Problem 5.1. Let $\varphi: G \to G'$ be a surjective homomorphim. Prove that if $G$ is cyclic, then $G'$ is cyclic, and if $G$ is abelian, then $G'$ is abelian.

Solution. Suppose that $G$ is cyclic. So there exists $a \in G$ such that $G = \langle a \rangle$. Fix $y' \in G'$. As $\varphi$ is surjective, there exists $x' \in G$ such that $\varphi(x') = y'$. As $G$ is cyclic, there exists $m \in \mathbb{Z}$ such that $x' = a^m$. Then $$y' = \varphi(x') = \varphi(a^m) = \varphi(a)^m,$$ so $y' \in \langle \varphi(a) \rangle$, hence $\langle \varphi(a) \rangle \supseteq G'$. As $\langle \varphi(a) \rangle \subseteq G'$ by definition, we conclude that $\langle \varphi(a) \rangle = G'$, so $G'$ is cyclic.

Next, let $x',y' \in G$. By surjectivity of $\varphi$, there exist $x,y \in G$ such that $\varphi(x) = x'$ and $\varphi(y) = y'$. As $G$ is abelian, we find that $$x' y' = \varphi(x) \varphi(y) = \varphi(xy) = \varphi(yx) = \varphi(y) \varphi(x) = y'x',$$ so $G'$ is abelian, as required.

Problem 5.2. Prove that the intersection of $K \cap H$ of subgroups of a group $G$ is a subgroup of $H$, and that if $K$ is a normal subgroup of $G$, then $K \cap H$ is a normal subgroup of $H$.

Proof. We have $K \cap H \subseteq G$ by definition $K,H \subseteq G$. Let $x,y \in K \cap H$. Then $x,y \in K$ and $x,y \in H$. As $K$ and $H$ are closed under composition, we have $xy \in K$ and $xy \in H$, so $xy \in K \cap H$. As $K$ and $H$ are subgroups, they contain the identity element of $G$, so $e \in K \cap H$. Finally, given $x \in K \cap H \subseteq G$, there exists an inverse $x^{-1} \in G$. As $K$ and $H$ are closed under inversion, we have $x^{-1} \in K$ and $x^{-1} \in H$, so $x^{-1} \in K \cap H$. So $K \cap H$ is a subgroup of $G$.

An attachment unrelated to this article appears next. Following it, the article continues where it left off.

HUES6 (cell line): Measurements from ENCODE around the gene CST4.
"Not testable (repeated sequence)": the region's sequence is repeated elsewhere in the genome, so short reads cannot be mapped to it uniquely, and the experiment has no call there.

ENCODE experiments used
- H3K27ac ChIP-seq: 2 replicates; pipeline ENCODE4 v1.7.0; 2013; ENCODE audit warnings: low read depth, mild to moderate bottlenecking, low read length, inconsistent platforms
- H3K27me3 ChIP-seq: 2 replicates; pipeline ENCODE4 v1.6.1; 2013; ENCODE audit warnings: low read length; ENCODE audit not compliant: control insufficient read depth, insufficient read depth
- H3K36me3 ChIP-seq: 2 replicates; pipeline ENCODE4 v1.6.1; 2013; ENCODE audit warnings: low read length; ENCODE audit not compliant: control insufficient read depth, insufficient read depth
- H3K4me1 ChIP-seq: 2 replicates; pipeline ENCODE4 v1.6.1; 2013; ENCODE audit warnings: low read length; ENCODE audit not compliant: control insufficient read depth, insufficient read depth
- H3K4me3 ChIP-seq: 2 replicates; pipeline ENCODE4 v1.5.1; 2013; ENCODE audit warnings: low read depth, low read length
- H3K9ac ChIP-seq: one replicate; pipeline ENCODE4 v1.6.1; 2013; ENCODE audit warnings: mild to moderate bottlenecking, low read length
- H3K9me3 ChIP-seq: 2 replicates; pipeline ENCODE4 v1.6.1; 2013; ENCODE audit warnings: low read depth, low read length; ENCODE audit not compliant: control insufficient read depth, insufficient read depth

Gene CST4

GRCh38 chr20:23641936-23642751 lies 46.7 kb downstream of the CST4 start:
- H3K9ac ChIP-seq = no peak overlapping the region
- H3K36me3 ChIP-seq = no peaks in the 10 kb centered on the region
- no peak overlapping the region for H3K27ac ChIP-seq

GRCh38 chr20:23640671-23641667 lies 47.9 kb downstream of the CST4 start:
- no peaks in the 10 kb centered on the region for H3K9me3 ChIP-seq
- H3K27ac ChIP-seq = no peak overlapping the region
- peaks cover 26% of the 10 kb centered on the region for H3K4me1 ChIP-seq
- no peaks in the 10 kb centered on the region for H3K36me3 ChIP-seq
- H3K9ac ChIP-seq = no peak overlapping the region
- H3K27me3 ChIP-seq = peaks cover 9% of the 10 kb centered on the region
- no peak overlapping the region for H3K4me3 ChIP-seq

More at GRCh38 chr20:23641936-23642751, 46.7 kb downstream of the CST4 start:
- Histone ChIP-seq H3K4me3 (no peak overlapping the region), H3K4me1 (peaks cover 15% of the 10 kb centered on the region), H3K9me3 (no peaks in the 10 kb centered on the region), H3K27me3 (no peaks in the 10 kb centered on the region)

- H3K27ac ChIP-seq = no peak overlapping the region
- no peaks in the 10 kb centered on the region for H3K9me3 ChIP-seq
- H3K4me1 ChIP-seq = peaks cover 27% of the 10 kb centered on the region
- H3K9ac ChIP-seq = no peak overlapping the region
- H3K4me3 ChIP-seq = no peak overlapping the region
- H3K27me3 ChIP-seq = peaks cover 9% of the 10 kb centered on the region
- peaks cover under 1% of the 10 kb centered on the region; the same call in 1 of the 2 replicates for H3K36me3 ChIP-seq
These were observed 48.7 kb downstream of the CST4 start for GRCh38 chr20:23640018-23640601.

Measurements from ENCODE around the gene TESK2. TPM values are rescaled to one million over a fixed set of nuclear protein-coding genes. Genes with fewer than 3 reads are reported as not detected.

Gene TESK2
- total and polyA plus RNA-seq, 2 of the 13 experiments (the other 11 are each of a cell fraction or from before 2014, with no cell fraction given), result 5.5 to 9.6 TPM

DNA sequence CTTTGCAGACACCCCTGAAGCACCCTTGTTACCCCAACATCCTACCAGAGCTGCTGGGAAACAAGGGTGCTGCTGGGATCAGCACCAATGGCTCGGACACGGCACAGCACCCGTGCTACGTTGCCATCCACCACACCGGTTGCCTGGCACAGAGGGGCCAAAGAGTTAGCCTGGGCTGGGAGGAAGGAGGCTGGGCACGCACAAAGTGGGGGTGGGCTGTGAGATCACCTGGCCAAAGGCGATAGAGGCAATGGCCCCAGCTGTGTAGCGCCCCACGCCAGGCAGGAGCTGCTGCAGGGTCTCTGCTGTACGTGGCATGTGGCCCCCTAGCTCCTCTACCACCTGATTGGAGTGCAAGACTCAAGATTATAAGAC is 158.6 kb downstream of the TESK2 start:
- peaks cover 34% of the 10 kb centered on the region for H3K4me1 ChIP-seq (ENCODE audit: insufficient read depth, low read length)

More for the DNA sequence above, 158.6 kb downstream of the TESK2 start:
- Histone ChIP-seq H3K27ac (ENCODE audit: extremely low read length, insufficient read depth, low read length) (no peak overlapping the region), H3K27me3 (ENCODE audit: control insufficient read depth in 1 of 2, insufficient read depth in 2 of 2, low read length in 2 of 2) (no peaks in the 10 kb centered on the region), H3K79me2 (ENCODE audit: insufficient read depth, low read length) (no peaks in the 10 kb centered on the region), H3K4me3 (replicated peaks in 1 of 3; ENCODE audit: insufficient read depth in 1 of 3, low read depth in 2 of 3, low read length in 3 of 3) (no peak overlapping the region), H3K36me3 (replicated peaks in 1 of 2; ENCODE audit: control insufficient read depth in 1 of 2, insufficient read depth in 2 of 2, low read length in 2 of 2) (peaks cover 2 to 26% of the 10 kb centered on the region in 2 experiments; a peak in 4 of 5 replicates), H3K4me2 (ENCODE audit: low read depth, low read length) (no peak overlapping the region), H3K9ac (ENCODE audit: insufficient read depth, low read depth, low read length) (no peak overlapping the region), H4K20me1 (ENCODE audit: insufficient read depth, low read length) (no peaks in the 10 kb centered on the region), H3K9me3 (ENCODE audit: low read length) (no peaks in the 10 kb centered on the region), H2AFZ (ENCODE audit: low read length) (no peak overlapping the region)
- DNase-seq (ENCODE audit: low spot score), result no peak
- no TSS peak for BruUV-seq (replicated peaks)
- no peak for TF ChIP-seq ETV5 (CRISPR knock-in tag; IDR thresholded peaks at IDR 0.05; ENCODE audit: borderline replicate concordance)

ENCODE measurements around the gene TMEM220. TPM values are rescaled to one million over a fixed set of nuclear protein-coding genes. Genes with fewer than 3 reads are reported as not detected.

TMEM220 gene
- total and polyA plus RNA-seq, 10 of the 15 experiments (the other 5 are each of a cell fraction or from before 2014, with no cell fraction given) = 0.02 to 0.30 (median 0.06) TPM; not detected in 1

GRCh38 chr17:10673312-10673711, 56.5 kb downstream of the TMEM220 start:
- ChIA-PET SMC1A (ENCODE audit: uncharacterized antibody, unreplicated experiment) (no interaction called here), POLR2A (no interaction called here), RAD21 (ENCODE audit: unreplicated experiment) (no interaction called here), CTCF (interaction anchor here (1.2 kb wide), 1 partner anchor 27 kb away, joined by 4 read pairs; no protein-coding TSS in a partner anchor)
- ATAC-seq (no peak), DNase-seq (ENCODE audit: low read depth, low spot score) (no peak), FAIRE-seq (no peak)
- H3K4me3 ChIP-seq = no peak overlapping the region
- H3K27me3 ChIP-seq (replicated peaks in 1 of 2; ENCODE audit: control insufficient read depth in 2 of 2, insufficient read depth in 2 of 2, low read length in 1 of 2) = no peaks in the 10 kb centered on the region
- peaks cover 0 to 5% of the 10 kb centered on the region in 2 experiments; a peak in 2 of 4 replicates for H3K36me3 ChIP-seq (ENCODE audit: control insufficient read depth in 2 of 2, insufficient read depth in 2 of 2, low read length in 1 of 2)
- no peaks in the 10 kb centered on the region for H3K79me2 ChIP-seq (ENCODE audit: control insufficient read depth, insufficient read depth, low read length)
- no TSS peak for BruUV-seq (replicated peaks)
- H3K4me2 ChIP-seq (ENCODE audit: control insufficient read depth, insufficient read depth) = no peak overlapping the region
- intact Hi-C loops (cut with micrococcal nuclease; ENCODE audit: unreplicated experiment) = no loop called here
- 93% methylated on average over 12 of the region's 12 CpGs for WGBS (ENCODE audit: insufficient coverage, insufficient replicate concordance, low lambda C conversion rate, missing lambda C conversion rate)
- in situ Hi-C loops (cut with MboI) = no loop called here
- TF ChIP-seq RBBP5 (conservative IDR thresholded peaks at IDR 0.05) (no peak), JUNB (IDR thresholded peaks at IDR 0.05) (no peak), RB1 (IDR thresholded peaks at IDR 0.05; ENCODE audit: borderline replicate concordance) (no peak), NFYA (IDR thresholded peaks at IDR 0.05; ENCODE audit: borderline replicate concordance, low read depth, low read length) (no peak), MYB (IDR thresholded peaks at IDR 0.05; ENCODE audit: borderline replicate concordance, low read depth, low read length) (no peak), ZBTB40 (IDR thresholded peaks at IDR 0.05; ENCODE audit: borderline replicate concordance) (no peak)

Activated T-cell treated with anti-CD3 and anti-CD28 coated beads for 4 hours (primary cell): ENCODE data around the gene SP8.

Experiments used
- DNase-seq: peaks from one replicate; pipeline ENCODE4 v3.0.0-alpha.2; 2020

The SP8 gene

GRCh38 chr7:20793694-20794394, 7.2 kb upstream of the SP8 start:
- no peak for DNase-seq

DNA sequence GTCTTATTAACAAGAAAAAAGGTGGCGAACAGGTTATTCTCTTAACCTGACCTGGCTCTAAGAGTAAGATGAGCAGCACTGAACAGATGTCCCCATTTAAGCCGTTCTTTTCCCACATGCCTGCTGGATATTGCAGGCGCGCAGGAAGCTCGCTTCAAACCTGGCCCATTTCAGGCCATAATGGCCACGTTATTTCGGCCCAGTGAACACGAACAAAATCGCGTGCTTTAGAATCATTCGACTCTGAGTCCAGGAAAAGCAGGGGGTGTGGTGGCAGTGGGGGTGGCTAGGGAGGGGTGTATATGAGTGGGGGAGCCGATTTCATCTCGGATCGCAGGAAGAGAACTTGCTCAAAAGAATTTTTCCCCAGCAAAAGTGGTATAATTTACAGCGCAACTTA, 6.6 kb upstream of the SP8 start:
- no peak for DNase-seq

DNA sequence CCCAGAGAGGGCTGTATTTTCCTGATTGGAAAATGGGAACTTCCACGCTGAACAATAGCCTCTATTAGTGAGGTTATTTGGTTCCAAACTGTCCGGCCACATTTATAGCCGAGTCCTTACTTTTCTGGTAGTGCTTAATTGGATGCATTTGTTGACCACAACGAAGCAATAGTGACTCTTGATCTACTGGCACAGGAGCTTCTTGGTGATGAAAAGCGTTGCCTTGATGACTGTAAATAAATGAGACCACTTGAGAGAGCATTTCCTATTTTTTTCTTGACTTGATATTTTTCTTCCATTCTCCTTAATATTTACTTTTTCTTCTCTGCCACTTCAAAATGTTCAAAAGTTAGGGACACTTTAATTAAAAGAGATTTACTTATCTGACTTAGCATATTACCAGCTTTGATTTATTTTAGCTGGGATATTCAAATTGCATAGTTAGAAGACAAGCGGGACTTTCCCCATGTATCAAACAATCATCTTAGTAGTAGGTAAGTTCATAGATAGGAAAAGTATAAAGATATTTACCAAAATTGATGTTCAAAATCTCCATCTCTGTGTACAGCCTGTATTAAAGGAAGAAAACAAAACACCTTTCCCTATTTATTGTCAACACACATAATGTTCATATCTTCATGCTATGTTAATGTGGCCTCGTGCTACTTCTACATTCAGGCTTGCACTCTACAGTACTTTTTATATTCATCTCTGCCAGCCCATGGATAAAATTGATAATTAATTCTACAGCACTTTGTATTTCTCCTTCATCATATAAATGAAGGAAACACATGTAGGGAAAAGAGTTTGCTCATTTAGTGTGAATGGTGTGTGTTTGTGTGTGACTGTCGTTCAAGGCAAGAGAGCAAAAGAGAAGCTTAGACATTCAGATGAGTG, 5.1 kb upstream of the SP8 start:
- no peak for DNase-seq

Suppose now that $K$ is a normal subgroup of $G$. Let $a \in K \cap H$ and $b \in H$. Then $a \in H$, $b \in H$, and $b^{-1} \in H$, so $bab^{-1} \in H$. Furthermore, one has $a \in K,$ so because $K$ is a normal subgroup of $G \ni b$, we have $bab^{-1} \in K$. So $bab^{-1} \in K \cap H$, so $K \cap H$ is a normal subgroup of $H$.

Problem 6.1. Let $G'$ be the group of real matrices of the form $\begin{bmatrix} 1 & x \\ & 1 \end{bmatrix}$. Is the map $\mathbb{R}^{+} \to G'$ that sends $x$ to this matrix an isomorphism?

Solution. Define $\varphi: \mathbb{R}^{+} \to G'$ by $\varphi(x) = \begin{bmatrix} 1 & x \\ 0 & 1 \end{bmatrix}$. I claim that $\varphi$ is an isomorphism. First, if $\varphi(x) = \varphi(y)$ for $x,y \in \mathbb{R}$, then $\begin{bmatrix} 1 & x \\ 0 & 1 \end{bmatrix} = \begin{bmatrix} 1 & y \\ 0 & 1 \end{bmatrix}$. Equating entries then yields $x = y$, so $\varphi$ is injective. Second, given $\begin{bmatrix} 1 & a \\ 0 & 1 \end{bmatrix} \in G'$, we have $\varphi(a) = \begin{bmatrix} 1 & a \\ 0 & 1 \end{bmatrix}$, so $\varphi$ is surjective and hence bijective. Finally, we will show that $\varphi$ is a homomorphism. For any $g,h \in \mathbb{R}$, we find that $$\varphi(g+h) = \begin{bmatrix} 1 & g +h \\ 0 & 1 \end{bmatrix} = \begin{bmatrix} 1 & g \\ 0 & 1 \end{bmatrix} \begin{bmatrix} 1 & h \\ 0 & 1 \end{bmatrix} = \varphi(g) \varphi(h),$$ so $\varphi$ is a homomorphism and hence an isomorphism, hence $\mathbb{R}^{+} \cong G'$, as required.

Problem 6.4. Prove that in a group, the products $ab$ and $ba$ are conjugate elements.

Solution. Let $a,b \in G$. We have $$ab = e(ab) = \left(b^{-1} b\right)(ab) = b^{-1} (ba)b,$$ where $b = \left(b^{-1}\right)^{-1}$ , so $ab$ and $ba$ are conjugate elements.